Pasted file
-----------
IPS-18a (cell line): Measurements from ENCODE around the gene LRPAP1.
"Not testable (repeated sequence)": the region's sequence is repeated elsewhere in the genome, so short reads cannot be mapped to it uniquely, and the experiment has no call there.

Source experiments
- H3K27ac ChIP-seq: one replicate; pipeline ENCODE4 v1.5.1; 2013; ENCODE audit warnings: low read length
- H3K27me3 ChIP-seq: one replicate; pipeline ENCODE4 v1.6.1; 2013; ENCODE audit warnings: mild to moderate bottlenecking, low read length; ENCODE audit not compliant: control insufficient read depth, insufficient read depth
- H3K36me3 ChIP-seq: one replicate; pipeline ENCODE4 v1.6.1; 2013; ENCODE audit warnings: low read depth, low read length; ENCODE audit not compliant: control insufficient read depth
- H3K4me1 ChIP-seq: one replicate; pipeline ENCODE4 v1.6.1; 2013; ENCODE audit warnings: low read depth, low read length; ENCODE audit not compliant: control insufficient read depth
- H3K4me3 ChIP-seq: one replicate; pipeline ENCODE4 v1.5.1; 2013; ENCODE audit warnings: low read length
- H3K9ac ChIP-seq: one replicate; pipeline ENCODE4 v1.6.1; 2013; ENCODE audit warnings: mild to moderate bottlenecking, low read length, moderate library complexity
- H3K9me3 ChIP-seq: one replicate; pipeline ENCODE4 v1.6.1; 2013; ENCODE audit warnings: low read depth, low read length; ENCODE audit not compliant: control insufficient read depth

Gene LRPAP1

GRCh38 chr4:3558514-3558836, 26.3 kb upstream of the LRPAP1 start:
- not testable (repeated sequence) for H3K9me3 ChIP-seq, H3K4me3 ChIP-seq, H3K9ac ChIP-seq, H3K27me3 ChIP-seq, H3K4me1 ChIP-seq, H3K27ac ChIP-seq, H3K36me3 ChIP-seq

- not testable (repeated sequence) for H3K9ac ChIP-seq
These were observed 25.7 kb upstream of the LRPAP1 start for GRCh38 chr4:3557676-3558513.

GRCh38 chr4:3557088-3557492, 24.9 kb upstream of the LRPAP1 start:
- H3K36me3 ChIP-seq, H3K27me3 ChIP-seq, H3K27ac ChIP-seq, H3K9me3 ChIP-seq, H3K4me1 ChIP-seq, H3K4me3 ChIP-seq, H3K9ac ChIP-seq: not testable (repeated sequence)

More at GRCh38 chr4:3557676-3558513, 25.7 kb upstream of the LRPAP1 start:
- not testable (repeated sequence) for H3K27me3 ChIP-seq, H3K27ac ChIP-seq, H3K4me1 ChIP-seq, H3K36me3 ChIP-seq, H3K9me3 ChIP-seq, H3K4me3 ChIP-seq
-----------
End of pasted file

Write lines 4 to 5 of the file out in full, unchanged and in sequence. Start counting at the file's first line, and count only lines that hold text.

- H3K27ac ChIP-seq: one replicate; pipeline ENCODE4 v1.5.1; 2013; ENCODE audit warnings: low read length
- H3K27me3 ChIP-seq: one replicate; pipeline ENCODE4 v1.6.1; 2013; ENCODE audit warnings: mild to moderate bottlenecking, low read length; ENCODE audit not compliant: control insufficient read depth, insufficient read depth